CORONAVIRUS UPDATE 19 MARCH 2020 - The Cromford exhibition is now provisionally set for 2021. The exhibition at Kirkleatham is under review; please check here for updates. All other information on this site should be treated as superseded or provisional until further notice. We do apologise and look forward to happier times, when normal service will be resumed. If you have queries, contact firstname.lastname@example.org
Ticketing has now opened for talks and professional workshops in Cromford. See Events page. Don't delay - book your place today! And tell your friends and fellow-weavers about Fabric of the North.
A great attraction at Fabric of the North is the free, drop-in, do-it-yourself Wacky Wall, which offers visitors of all ages an enjoyable and light-hearted experience of tapestry weaving. Visiting families and children will be encouraged to help build the ‘wall’ by weaving tapestry 'bricks'.
A large loom allows for a large tapestry, and two weavers will be able to work side by side. Colourful yarns, glittery beads and other attractive embellishments will be supplied, as well as swing tag labels so each weaver can immortalise their name in the work. Volunteer stewards will be on hand to offer advice and encouragement, and supply more information and resources for anybody who decides they would like to pursue tapestry weaving in future.
The beautiful yarns in the Wacky Wall have been generously supplied by Airedale Yarns of Shipley, West Yorkshire.
Wacky Wall: open daily at Cromford Mills, 7 May to 23 May.
We've added two new drop-in workshops to Fabric of the North, so visitors can have a go at fabric-making. On 16 May, Manchester fashion-house owner Ibukun Baldwin demonstrates colourful braiding techniques, and on 17 May the artist Tan Draig invites visitors to help create mini-tapestries. Make a date in your diary! Bring your children or grand-children!
Jane Walkley, who’ll lead a Fabric of the North workshop in Cromford, had works on display recently in a joint exhibition at Leeds Art University.
A visitor from the Weaving Rooms in Darlington, Jane Riley, wrote:
"Jane’s Jesmonite and tapestry 3D pieces have a really powerful presence. The colours were beautiful with metallic flecks, and some had slivers of copper sheet. She talked of the rhythm of the weavers, and the memories of the workers' chant as they used their hands."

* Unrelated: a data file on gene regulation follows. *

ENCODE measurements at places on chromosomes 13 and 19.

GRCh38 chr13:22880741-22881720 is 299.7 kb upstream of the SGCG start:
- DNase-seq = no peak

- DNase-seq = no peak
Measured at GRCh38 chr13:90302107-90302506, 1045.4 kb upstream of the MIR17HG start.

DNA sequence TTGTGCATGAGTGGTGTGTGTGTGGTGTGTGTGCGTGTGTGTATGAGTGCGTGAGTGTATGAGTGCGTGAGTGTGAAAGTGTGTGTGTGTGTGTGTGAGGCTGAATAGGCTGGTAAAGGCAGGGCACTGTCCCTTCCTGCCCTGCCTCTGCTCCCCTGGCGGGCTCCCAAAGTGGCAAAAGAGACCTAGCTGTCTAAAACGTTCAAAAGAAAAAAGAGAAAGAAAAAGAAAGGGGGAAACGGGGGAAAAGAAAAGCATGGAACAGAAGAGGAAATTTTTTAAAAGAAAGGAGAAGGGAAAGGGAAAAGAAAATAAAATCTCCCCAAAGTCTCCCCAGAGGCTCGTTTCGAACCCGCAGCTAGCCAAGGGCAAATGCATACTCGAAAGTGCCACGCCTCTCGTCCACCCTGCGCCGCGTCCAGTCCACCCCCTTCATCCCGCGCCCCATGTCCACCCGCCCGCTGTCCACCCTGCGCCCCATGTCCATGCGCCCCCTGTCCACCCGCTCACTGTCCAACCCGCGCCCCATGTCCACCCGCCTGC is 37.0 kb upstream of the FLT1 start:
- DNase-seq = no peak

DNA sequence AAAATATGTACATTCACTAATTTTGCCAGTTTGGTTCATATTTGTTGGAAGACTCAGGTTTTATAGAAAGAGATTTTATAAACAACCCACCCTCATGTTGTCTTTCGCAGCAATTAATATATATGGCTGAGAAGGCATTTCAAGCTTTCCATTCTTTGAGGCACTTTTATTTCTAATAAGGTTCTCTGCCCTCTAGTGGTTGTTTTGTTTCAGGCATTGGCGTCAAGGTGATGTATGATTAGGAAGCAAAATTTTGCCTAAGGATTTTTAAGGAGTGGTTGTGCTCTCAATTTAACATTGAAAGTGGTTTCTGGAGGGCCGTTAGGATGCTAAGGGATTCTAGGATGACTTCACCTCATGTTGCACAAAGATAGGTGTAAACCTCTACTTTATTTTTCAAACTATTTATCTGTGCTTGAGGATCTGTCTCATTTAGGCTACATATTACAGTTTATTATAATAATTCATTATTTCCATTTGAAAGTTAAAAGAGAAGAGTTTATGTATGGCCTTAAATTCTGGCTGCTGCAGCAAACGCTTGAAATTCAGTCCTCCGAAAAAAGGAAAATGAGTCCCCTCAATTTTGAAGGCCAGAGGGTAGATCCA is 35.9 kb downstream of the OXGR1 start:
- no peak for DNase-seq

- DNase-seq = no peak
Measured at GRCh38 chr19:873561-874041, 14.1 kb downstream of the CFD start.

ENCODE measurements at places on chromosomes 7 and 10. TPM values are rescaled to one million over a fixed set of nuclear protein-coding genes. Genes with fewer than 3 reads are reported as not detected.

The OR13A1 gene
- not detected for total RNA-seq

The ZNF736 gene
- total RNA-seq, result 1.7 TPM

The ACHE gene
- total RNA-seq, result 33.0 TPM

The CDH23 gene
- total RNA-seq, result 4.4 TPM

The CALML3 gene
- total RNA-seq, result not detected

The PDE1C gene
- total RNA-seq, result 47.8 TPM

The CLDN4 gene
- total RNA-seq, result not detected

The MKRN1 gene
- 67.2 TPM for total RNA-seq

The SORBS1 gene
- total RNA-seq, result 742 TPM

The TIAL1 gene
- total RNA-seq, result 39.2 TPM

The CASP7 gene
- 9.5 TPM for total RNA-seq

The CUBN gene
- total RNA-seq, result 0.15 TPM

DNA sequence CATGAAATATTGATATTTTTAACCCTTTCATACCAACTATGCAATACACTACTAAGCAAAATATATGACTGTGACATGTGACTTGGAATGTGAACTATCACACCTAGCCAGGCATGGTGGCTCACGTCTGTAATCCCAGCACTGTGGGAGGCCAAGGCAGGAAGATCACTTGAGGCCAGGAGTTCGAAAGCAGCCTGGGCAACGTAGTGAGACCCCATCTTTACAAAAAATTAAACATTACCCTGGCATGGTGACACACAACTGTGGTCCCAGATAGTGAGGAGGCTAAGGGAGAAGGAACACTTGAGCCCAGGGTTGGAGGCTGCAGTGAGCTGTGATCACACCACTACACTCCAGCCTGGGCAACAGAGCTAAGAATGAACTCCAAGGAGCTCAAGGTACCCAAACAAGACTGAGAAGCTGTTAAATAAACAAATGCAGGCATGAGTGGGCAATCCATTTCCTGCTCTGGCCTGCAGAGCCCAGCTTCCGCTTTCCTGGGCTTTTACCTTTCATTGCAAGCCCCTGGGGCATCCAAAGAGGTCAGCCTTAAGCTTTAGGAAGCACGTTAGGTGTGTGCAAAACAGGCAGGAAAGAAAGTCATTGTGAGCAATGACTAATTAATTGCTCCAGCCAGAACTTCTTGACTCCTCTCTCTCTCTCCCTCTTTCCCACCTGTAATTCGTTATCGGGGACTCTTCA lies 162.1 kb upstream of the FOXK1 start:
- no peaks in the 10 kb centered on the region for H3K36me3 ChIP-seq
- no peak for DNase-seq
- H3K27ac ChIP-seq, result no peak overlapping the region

Tickets for Jane Walkley’s workshop on 3D mixed-media weaving will go on sale on early 2020. Watch this space.
About 30 members of BTG's Northern Region, which is organising Fabric of the North, held a lively meeting recently in Halifax, which included an entertaining and informative private tour of Calderdale Industrial Museum.
Visitors came from as far afield as Teesside, Cumbria and Cheshire. Several of the lone weavers commented on the vibrancy of the local group (the Halifax Square Route Weavers), who joined BTG on a Group membership, and are submitting a collaborative entry to Fabric of the North.
Perhaps we should have more Group members? What a great way to bring together people who might otherwise go for months without talking with a fellow weaver. You can find more details of Group membership at thebritishtapestrygroup.co.uk/shop/btg-membership. And you can make contact with the Halifax crew at facebook.com/groups/319188405478051/
Photo of Halifax Square Route Weavers by Sally Reckert
In November our Fabric of the North venue faced an unprecedented challenge, when the River Derwent reached its highest level ever recorded. The millrace which passes through Cromford Mills was a swirling torrent, within inches of overflowing. Sandbags were placed at all of the building's entrances, but fortunately the rain subsided in time for the risk of flooding to be averted.
St. Mary’s church, immediately below the Mills, had an even closer shave (see photo). The river burst its banks, but again the waters stopped just short of the church. Nearby Matlock was not so lucky.
Thanks to Colin Moss and David Witham for the report and photo.
A brand new video will be shown on a loop at Fabric of the North.
What is Tapestry? is for visitors who have little or no idea of what a woven tapestry is, and who may confuse it with embroidery or needlepoint, such as the Bayeux and Ehrman 'tapestries'. Our video, by Graeme Bowman, will give a lightning overview of the basics of warp and weft - such a simple activity in principle (if not always in practice!) that we hope visitors will want to give it a go after watching, on our do-it-yourself 'Wacky Wall'.
Filming started a few days ago at Darlington Weaving Rooms. More news as it comes in - and maybe we'll show a bit of the video on this site.